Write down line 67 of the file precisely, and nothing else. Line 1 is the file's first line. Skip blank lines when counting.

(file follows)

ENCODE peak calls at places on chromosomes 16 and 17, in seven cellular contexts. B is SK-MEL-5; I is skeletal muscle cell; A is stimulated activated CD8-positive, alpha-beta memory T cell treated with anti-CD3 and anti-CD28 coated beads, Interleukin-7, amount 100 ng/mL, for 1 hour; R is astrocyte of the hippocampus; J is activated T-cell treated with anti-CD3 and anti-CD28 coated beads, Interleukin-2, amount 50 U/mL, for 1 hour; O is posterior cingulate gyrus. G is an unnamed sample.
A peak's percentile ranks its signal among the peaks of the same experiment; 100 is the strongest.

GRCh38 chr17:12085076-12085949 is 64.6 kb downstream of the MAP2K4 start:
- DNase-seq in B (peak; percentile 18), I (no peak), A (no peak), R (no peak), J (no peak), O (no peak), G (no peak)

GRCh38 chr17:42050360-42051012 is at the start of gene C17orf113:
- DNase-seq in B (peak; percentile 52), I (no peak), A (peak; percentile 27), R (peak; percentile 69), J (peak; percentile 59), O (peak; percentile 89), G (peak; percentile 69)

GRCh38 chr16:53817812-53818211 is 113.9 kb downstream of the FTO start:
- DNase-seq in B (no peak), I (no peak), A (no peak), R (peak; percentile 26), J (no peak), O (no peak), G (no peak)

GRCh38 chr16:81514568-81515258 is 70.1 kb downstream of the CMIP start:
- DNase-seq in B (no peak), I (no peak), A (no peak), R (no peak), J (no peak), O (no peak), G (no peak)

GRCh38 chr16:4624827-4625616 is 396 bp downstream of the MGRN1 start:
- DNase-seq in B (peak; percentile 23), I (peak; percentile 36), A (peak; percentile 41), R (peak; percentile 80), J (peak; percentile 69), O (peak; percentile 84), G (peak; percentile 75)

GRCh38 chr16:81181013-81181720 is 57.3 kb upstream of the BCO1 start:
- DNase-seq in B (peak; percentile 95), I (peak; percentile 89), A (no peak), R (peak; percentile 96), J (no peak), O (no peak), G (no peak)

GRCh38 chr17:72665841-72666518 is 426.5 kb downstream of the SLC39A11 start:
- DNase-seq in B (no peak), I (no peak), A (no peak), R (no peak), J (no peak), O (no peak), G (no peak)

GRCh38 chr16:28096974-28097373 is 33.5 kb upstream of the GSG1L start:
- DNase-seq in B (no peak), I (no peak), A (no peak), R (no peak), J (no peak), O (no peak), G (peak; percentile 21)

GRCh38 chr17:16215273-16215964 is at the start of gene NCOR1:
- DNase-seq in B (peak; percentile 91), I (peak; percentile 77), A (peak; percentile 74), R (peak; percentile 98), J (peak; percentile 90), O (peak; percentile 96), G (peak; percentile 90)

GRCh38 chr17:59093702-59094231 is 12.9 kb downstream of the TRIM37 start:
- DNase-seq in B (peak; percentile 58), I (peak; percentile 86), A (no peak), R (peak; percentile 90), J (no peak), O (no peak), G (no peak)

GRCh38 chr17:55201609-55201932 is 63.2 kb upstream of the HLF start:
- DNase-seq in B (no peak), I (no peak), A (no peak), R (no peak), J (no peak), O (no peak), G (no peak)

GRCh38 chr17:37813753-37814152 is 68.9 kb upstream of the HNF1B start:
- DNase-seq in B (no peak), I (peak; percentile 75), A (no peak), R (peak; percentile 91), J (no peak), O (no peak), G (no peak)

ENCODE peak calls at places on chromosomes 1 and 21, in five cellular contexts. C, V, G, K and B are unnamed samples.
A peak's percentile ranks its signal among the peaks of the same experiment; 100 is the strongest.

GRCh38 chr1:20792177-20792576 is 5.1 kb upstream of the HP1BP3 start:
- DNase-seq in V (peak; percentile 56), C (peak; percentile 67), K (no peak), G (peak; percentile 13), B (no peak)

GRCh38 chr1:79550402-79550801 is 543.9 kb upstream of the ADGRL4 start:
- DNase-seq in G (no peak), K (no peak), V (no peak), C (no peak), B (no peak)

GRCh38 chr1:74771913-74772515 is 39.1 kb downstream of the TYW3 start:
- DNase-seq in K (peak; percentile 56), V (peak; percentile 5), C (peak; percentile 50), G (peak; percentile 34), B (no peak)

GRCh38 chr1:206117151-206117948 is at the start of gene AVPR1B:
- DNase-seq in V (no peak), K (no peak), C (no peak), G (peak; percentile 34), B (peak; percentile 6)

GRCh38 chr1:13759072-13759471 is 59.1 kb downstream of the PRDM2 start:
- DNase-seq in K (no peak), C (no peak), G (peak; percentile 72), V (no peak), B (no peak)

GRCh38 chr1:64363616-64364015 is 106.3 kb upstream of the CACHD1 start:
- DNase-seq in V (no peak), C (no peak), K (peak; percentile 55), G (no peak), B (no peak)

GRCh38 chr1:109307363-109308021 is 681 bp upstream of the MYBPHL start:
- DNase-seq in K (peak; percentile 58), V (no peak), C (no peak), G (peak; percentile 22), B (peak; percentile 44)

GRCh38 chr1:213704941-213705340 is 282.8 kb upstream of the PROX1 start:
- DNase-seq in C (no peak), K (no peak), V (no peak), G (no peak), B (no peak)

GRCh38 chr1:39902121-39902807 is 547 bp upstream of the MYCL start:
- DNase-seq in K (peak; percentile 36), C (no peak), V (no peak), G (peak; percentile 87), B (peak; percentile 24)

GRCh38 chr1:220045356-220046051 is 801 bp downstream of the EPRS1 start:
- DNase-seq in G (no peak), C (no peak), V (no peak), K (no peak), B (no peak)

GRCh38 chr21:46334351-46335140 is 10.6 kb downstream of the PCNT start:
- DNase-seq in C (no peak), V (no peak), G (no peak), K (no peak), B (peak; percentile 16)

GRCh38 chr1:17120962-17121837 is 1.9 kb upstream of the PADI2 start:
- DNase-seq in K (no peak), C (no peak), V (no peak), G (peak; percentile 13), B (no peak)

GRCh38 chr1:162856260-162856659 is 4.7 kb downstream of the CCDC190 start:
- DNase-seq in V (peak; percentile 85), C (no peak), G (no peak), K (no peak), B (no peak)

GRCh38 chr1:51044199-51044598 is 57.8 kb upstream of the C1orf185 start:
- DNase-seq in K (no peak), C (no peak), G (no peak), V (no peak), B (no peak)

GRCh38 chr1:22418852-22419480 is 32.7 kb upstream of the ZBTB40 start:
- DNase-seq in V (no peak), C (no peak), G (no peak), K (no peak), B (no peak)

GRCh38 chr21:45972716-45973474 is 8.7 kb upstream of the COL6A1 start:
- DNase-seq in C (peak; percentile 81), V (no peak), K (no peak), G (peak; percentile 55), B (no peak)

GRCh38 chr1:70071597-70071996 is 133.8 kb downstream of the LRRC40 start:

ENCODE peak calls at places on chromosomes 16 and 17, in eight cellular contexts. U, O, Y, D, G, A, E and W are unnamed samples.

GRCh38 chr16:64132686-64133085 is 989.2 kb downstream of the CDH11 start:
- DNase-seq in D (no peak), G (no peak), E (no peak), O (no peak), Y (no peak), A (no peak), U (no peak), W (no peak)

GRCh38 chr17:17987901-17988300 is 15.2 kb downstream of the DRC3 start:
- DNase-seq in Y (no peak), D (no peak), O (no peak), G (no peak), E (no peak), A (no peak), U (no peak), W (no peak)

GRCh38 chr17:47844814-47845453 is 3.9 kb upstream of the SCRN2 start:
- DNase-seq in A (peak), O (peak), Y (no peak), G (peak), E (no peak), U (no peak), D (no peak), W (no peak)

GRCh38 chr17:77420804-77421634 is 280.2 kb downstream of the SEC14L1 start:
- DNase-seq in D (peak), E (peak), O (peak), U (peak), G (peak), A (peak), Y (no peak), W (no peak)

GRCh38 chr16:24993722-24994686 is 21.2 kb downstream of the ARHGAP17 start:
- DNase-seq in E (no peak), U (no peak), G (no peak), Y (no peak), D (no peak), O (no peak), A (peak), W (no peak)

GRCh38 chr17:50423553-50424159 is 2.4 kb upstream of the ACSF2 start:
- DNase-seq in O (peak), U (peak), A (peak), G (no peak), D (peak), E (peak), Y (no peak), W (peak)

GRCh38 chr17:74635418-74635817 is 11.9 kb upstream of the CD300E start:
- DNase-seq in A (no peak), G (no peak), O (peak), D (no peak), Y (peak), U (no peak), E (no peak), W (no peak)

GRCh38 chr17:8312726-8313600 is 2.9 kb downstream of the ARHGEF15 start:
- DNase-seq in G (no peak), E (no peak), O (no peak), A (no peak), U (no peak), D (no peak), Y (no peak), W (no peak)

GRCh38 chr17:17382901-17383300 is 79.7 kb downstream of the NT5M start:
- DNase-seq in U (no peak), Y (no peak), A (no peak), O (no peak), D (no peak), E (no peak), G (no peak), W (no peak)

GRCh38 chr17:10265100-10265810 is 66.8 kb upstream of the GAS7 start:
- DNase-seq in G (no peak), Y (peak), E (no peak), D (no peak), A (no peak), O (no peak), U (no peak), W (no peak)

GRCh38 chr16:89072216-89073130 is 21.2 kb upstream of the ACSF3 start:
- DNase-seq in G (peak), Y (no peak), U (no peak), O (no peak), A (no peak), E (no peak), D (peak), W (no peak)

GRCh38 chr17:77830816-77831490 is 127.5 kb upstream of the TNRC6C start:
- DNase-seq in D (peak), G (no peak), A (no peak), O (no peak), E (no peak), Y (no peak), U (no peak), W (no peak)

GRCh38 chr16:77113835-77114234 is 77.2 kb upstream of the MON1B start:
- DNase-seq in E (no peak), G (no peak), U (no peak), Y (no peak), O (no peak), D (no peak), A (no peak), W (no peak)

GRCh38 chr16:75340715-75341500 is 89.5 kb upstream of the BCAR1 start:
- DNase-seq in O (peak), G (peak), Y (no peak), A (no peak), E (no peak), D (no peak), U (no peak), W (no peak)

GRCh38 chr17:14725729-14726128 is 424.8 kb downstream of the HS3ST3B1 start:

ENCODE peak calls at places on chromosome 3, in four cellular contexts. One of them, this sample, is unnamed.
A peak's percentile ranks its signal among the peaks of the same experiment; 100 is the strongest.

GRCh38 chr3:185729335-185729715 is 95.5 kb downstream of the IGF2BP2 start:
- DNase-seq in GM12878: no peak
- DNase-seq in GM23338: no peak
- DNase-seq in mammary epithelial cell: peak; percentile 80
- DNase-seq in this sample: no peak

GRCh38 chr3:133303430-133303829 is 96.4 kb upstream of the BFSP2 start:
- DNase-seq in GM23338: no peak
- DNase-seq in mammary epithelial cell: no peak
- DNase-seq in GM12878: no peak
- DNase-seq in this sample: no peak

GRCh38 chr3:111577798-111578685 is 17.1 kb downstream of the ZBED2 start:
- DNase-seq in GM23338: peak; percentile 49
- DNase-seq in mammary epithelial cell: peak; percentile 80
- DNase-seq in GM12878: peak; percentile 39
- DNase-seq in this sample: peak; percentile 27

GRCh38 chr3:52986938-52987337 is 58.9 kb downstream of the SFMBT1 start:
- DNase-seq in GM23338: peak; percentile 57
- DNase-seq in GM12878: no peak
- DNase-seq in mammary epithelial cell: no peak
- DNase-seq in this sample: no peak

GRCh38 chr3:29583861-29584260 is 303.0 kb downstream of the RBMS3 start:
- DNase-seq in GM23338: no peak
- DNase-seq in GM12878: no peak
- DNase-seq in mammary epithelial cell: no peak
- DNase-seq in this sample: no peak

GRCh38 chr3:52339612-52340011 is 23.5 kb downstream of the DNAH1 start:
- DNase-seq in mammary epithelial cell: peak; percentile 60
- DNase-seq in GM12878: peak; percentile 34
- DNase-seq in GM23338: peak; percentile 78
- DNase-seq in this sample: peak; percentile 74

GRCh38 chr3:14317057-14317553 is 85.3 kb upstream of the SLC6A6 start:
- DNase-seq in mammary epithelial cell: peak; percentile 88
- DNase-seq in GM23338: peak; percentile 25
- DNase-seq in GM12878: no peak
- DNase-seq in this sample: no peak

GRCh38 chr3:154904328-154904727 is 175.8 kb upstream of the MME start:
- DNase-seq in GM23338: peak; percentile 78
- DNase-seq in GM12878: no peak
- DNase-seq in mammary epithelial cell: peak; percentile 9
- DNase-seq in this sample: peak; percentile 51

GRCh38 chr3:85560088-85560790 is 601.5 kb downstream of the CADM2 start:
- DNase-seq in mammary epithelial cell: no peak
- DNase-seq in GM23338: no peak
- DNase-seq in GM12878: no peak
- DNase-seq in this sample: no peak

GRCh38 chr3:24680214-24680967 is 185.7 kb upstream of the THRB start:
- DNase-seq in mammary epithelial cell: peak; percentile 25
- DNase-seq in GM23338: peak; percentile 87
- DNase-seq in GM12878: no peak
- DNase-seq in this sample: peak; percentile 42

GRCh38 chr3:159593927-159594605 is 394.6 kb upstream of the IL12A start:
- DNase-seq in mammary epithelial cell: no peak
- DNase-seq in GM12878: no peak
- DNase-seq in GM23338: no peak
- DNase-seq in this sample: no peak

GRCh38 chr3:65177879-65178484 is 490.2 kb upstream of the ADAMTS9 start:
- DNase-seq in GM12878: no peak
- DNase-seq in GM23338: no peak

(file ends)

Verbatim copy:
GRCh38 chr17:47844814-47845453 is 3.9 kb upstream of the SCRN2 start: